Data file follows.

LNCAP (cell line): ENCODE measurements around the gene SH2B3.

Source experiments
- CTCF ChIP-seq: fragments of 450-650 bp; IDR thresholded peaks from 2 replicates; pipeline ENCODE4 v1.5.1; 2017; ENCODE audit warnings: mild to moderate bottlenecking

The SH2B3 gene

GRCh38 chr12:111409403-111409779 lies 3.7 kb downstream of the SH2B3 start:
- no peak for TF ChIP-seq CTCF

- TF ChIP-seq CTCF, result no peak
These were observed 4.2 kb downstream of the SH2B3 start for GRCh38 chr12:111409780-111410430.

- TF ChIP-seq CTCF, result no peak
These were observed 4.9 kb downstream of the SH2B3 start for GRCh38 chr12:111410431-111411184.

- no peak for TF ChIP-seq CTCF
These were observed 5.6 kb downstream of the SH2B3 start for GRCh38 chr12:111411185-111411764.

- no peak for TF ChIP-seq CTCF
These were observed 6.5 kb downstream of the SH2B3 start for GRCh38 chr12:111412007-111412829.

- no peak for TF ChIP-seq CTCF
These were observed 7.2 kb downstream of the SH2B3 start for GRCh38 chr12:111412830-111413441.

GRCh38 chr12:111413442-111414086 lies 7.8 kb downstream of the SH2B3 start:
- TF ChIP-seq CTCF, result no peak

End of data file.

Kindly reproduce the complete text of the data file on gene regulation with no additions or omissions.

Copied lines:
LNCAP (cell line): ENCODE measurements around the gene SH2B3.

Source experiments
- CTCF ChIP-seq: fragments of 450-650 bp; IDR thresholded peaks from 2 replicates; pipeline ENCODE4 v1.5.1; 2017; ENCODE audit warnings: mild to moderate bottlenecking

The SH2B3 gene

GRCh38 chr12:111409403-111409779 lies 3.7 kb downstream of the SH2B3 start:
- no peak for TF ChIP-seq CTCF

- TF ChIP-seq CTCF, result no peak
These were observed 4.2 kb downstream of the SH2B3 start for GRCh38 chr12:111409780-111410430.

- TF ChIP-seq CTCF, result no peak
These were observed 4.9 kb downstream of the SH2B3 start for GRCh38 chr12:111410431-111411184.

- no peak for TF ChIP-seq CTCF
These were observed 5.6 kb downstream of the SH2B3 start for GRCh38 chr12:111411185-111411764.

- no peak for TF ChIP-seq CTCF
These were observed 6.5 kb downstream of the SH2B3 start for GRCh38 chr12:111412007-111412829.

- no peak for TF ChIP-seq CTCF
These were observed 7.2 kb downstream of the SH2B3 start for GRCh38 chr12:111412830-111413441.

GRCh38 chr12:111413442-111414086 lies 7.8 kb downstream of the SH2B3 start:
- TF ChIP-seq CTCF, result no peak